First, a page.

Note:
Related Files :
Conditioned food aversion
Ferula communis
Sheep-learning
Toxic plants
עוד תגיות
תוכן קשור
More details
DOI :
10.1016/S0168-1591(98)00168-3
Article number:
Affiliations:
Database:
סקופוס
Publication Type:
מאמר
;
.
Language:
אנגלית
Editors' remarks:
ID:
21014
Last updated date:
02/03/2022 17:27
Creation date:
16/04/2018 23:40
Scientific Publication
Creating aversion to giant fennel (Ferula communis) in weaned orphaned lambs
61
Egber, A., Sheep and Goats Department, Exten. Serv., Min. of Agric., P.O., Tel Aviv, Israel
Perevolotsky, A., Department of Natural Resources, Inst. of Fld. and Gdn. Crops, A., Bet Dagan, Israel
Yonatan, R., Department of Natural Resources, Inst. of Fld. and Gdn. Crops, A., Bet Dagan, Israel
Shlosberg, A., Department of Toxicology, The Kimron Vet. Inst., P.O. B., Bet Dagan, Israel
Belaich, M., Department of Toxicology, The Kimron Vet. Inst., P.O. B., Bet Dagan, Israel
Landau, S., Department of Natural Resources, Inst. of Fld. and Gdn. Crops, A., Bet Dagan, Israel
Creating aversion to giant fennel (Ferula communis) in weaned orphaned lambs
The circum-Mediterranean perennial Ferula communis (giant fennel) contains anticoagulant constituents and is the most widespread toxic plant in Israel. Most casualties are ewe-lambs at the onset of their first grazing season. We studied the feasibility of implementing conditioned food aversion (CFA) to F. communis in 2-month-old orphaned ewe-lambs recently weaned from an artificial milk dispenser. A procedure of CFA against vetch hay was first elaborated, using a single dose of LiCl administered by drug pistol simultaneously with first-time feeding of vetch hay. The persistence of aversions was evaluated at days 3, 6, 9 and 16 post-dosing. A dosage of 133-mg LiCl kg-1 BW was ineffective in creating aversion. Aversions created by doses of 266- and 400-mg LiCl kg-1 BW persisted 3 and 9 days, respectively. In an experiment aimed at lengthening the persistence of aversion to vetch hay, it appeared that: (i) persistence of 16 days could be achieved by using a double dosing procedure with a 3-day interval between doses; (ii) 400-mg LiCl kg-1 BW was lethal to 7/10 lambs; and (iii) there may be an interaction between post-weaning learning of solid food ingestion and the CFA procedure. In a third experiment, six lambs, which had been accustomed to F. communis for 1 week, were averted to F. communis by administrating two doses of 266-mg LiCl kg-1 BW at 3-day intervals at the time of F. communis meals; six lambs served as unaverted controls and four lambs were averted to vetch hay. Aversion to F. communis and vetch hay persisted for 31 and 16 days, respectively, in lambs kept in individual cages. The lambs were then turned out to pasture on a F. communis-infested artificially-constructed paddock divided into two plots differing in standing biomass of Italian ryegrass. Lambs averted against F. communis consumed 28% less F. communis than unaverted counterparts. The aversion persisted 46 days after first LiCl administration. Lambs consumed more F. communis and CFA was more effective when pasture standing biomass was low (1060 kg DM ha-1), compared with medium (2070 kg DM ha-1). We conclude that: (i) averting young 'orphaned' weaned lambs to F. communis is feasible; (ii) LiCl may be lethal to young lambs and the procedure used to avert them to F. communis may interact with post-weaning growth check; and (iii) the effectiveness of aversion is affected by the condition of the F. communis-infested paddock in which lambs are to be grazed.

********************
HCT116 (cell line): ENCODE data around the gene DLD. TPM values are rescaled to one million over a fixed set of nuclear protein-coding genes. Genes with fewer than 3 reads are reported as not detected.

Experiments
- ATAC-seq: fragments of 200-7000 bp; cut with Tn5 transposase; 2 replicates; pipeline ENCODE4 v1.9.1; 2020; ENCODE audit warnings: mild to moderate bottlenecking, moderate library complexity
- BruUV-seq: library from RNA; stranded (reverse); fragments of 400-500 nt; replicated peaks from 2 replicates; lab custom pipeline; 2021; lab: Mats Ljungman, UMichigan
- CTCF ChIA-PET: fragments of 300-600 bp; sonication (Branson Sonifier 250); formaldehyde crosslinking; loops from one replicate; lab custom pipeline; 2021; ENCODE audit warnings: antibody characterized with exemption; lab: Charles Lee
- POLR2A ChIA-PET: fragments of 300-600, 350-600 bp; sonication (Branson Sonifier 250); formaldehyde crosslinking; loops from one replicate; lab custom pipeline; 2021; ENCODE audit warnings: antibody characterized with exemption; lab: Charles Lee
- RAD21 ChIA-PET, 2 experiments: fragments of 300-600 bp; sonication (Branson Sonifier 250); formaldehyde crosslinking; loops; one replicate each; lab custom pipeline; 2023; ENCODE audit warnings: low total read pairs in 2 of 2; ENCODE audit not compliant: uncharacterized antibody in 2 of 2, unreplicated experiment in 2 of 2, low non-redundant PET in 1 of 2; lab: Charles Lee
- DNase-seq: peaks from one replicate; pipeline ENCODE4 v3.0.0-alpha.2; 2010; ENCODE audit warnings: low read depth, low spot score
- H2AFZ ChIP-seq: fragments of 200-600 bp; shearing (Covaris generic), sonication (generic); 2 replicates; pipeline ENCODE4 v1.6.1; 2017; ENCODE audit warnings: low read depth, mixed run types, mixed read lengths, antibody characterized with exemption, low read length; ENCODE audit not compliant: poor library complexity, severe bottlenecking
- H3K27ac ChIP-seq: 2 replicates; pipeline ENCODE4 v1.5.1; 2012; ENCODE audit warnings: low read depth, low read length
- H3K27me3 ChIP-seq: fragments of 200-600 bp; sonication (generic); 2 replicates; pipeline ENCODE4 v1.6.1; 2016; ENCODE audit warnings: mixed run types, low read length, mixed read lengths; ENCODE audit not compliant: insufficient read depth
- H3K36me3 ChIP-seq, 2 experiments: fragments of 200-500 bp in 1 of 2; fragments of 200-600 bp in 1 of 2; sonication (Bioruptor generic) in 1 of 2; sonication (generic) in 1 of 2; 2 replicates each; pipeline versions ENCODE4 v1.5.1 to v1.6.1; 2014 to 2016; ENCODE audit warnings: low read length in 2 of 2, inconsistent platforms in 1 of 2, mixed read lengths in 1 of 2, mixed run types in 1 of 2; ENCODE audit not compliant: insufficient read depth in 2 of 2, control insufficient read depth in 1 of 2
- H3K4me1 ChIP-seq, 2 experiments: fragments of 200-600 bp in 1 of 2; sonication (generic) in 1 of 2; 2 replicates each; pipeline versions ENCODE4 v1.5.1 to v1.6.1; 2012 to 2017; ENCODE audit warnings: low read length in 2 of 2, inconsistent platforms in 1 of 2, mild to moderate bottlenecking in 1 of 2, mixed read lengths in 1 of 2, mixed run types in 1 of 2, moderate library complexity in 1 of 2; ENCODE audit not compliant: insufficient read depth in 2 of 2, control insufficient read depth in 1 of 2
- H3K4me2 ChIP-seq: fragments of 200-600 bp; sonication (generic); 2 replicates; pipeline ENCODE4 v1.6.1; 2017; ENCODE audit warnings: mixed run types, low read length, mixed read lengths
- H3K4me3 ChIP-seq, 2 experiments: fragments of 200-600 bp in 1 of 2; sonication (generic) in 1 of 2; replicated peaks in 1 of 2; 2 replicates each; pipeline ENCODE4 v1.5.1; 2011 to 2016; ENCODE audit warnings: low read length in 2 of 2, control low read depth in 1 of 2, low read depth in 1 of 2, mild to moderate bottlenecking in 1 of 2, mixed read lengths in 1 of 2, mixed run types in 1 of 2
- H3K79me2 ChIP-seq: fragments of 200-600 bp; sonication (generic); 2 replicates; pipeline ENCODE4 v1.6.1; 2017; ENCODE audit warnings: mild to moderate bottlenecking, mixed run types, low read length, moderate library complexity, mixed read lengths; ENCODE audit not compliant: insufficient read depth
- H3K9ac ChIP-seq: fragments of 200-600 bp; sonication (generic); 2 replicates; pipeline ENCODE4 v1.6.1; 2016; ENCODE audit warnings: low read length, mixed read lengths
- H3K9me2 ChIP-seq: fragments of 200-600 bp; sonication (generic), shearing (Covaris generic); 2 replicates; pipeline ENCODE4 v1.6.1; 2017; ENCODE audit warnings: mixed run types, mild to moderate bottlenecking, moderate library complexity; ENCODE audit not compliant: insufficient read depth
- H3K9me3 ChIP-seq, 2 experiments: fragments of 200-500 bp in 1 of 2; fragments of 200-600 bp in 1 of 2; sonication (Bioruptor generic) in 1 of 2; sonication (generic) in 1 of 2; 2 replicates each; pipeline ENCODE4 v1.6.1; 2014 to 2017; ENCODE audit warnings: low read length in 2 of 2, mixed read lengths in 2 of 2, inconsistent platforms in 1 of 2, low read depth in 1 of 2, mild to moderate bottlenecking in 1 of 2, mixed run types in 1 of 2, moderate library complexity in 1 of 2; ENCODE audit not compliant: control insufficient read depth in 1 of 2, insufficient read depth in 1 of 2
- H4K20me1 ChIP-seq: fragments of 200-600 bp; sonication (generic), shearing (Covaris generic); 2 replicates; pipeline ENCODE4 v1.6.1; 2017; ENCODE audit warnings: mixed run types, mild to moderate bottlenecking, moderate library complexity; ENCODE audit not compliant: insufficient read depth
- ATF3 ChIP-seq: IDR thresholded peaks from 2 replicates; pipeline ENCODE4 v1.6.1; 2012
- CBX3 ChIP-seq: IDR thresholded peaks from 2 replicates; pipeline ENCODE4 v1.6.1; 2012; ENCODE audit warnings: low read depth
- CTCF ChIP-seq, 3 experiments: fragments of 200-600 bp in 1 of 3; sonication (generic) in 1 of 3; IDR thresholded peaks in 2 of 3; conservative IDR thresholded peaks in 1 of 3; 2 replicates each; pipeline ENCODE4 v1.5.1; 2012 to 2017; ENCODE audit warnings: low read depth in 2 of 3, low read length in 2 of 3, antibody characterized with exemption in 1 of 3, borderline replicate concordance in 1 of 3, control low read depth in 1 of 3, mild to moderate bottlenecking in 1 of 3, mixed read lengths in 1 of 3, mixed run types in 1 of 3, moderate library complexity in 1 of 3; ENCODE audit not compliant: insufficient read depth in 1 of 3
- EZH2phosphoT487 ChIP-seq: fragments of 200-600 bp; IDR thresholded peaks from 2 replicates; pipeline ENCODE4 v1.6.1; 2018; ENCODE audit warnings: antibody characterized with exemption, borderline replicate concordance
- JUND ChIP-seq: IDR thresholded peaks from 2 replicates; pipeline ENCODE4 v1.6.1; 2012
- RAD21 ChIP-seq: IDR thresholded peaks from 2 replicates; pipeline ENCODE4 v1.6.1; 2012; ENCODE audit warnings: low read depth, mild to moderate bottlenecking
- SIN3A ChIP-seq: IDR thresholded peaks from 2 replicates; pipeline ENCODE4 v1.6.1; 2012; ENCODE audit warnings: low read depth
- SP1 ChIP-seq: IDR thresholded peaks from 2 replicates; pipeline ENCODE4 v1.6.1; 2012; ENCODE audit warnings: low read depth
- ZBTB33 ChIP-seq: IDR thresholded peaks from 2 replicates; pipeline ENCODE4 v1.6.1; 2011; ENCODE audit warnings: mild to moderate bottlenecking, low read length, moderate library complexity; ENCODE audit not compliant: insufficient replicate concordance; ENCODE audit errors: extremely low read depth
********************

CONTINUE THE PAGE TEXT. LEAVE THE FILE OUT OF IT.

Scientific Publication